Sydney Water Gives KNSWB the Wrap on Nurdles

Sydney Water – who partner with several of our programs and run the commendable Tap™ campaign to reduce single-use plastic bottle consumption – recently took part in a field study tour of Sydney Harbour, investigating plastic contamination in the harbour, and shared their experience with us.

Two of their Education Officers, Liz Minor and Angela Dunnett, joined  other environmental educators and teachers, reps from the Two Hands Project, and scientists from Australian Nuclear Science and Technology Organisation (ANSTO) on a cruise on the Danish tall ship the Yukon to for some hands-on education about pollution impacts in the harbour.

Two ANSTO scientists, Henk Heijnic and Stephanie McCready, had some good and bad news to present following their studies in pollution impacts through sediment core samples and radiometric measurements in the harbour. They led the discussion which revealed:

The positive:

Sediments are showing a drop in lead contaminants as a result of introducing lead free petrol: heartening evidence of improvements flowing on from effective environmental legislation.

The negative:

A new issue has arisen with the increase in plastic microbeads in facial cleansers and cleaning products. Microbeads are incredibly difficult to remove from our water system and threaten marine ecosystems and the food web when they end up in the environment.

Silke Stuckenbrock, co-founder of the Two Hands Project which is on a mission to educate the public about plastic pollution, highlighted another problem that’s growing; ‘nurdles’ that are infecting our water systems. Nurdles are pellets of pre-production plastic resin, or ‘raw’ plastic before it is made into anything. Sampling on the day collected several nurdles from the harbour. This was immediate evidence of their abundance in our oceans.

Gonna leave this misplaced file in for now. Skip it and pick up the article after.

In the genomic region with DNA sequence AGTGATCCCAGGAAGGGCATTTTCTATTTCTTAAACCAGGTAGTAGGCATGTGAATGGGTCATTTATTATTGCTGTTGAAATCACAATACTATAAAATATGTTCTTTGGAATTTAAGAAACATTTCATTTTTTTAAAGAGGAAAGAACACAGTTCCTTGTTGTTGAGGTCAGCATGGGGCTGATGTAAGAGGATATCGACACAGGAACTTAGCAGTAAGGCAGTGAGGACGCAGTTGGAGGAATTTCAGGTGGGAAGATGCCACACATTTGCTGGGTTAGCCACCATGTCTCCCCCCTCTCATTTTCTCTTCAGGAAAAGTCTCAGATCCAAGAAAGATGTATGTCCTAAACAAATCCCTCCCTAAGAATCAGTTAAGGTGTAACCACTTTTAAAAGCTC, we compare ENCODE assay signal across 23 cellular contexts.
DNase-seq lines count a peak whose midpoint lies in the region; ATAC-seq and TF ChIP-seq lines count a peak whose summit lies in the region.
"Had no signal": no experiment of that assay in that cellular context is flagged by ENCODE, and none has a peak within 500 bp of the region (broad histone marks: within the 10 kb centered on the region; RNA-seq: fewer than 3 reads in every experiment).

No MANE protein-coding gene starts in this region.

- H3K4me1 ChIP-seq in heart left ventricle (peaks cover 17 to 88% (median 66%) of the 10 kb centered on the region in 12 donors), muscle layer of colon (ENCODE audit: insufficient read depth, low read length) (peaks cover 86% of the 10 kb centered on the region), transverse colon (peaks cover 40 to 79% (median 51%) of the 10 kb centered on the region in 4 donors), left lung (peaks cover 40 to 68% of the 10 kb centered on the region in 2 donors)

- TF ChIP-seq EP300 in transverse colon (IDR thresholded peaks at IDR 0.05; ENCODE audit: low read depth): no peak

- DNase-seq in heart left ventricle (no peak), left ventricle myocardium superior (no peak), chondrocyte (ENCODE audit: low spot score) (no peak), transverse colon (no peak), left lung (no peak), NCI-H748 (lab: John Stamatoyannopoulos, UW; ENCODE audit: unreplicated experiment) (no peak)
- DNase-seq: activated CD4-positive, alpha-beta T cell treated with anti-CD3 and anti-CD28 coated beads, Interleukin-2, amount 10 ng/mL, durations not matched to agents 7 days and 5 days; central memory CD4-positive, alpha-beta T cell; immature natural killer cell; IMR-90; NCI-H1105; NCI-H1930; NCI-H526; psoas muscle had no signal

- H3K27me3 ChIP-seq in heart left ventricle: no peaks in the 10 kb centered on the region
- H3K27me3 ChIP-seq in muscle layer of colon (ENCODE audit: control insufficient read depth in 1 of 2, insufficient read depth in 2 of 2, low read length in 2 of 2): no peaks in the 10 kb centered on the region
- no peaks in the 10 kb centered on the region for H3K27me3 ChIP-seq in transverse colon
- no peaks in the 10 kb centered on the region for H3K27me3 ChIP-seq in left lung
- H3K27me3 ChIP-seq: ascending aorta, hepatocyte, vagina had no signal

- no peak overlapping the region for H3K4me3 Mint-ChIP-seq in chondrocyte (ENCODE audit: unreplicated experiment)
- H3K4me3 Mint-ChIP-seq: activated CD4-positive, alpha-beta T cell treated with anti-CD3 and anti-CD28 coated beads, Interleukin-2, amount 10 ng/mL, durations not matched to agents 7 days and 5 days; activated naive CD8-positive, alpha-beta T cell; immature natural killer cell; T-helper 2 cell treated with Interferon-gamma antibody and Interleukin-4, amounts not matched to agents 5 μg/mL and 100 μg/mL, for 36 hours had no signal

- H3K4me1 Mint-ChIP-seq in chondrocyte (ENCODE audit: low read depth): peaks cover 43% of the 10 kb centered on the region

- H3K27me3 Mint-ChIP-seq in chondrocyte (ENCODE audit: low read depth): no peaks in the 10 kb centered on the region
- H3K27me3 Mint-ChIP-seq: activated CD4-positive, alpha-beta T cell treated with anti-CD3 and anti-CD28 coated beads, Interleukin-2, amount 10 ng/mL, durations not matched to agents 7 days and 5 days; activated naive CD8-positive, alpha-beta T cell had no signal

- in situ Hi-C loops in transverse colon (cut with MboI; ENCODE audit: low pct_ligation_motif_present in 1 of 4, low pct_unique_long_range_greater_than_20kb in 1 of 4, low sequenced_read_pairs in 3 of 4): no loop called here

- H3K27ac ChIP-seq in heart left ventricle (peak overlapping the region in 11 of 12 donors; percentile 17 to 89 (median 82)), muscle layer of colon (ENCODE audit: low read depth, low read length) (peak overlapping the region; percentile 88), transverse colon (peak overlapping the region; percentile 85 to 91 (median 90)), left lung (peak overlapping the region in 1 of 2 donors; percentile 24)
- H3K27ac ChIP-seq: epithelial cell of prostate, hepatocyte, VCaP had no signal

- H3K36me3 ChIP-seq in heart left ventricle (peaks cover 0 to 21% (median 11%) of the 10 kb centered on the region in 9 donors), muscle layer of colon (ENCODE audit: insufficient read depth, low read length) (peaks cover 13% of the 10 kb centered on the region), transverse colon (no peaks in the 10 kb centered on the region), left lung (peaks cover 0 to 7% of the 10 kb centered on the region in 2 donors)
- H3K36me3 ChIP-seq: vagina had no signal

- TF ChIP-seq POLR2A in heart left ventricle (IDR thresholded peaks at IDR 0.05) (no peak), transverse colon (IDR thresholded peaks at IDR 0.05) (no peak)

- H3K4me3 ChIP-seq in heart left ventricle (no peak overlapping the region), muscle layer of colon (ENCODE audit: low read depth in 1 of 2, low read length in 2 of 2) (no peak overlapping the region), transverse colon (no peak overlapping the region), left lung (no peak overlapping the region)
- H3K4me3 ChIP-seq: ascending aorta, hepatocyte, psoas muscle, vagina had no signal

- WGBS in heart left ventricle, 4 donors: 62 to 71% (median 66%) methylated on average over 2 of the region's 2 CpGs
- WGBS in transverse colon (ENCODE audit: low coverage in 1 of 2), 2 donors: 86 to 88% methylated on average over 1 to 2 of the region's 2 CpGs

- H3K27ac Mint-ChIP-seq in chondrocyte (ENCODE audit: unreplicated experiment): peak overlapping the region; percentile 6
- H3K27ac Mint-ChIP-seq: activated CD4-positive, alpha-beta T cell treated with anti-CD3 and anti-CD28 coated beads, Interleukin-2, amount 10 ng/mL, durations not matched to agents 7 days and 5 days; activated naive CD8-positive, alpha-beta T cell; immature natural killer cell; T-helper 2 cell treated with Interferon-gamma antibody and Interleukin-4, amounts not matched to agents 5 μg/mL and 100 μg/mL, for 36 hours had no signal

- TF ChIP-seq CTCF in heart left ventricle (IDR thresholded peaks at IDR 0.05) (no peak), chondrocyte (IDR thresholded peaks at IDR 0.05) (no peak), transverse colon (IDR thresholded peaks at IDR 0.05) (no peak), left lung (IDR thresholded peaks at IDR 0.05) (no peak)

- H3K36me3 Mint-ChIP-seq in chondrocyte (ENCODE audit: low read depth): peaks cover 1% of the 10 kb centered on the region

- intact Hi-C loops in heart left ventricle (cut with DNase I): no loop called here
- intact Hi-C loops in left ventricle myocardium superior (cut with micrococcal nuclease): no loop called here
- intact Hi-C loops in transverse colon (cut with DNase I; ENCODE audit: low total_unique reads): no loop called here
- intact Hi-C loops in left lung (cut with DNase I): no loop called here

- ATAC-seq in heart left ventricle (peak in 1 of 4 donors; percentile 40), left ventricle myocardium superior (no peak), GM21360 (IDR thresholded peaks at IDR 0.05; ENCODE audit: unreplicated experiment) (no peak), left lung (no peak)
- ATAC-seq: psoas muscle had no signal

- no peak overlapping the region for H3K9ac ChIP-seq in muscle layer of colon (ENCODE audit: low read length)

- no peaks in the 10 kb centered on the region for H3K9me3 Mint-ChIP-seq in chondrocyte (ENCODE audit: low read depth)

Nurdles readily absorb toxic pollutants such as heavy metals, persistent organic pollutants (POPs) and Bisphenol A (BPA) from the seawater. The chemicals that accumulate on the pellets can reach concentrations up to a million times the level of the surrounding seawater.

It’s thought that nurdles enter the environment through spills in the manufacturing process and distribution system. The pellets are lightweight and float so can easily end up down stormwater drains and into creeks, rivers and oceans.

Plastics with the accumulated toxins are consumed by marine animals and sea birds. According to Plastic Free Seas, a Hong Kong based charity, sea birds such as Australian shearwaters that feed exclusively in Antarctic waters have a 100% contamination rate with these plastic pellets. This is contributed to by other plastic litter which breaks up into small pieces in the ocean and end up at the wrong end of the food chain.

Sydney Water’s Tips: What you Can Do

  • Stop using cleaning products with microbeads. Read the label and avoid products with the ingredients Polyethylene or Acrylate cross polymer.
  • Happily, Unilever announced they would phase out microbeads in all their products by 2015. Consumer pressure works – write to brands that aren’t doing the right thing and tell them you will be voting with your dollar for healthier oceans.
  • Reduce demand for plastic – refuse single-use plastic like shopping bags, disposable cutlery, takeaway containers, straws and other superfluous plastic, and limit your use of other plastics, e.g. buy food with less packaging.
  • Make sure ALL the plastic that you do use ends up in the bin, and recycle everything you can.
  • Spread the word and let others know about the problems our marine ecosystems face, and how their actions can help.
  • Take the Pledge with Keep NSW Beautiful, promise to keep our beaches beautiful by not littering! Pledge online at www.takethepledge.com.au.

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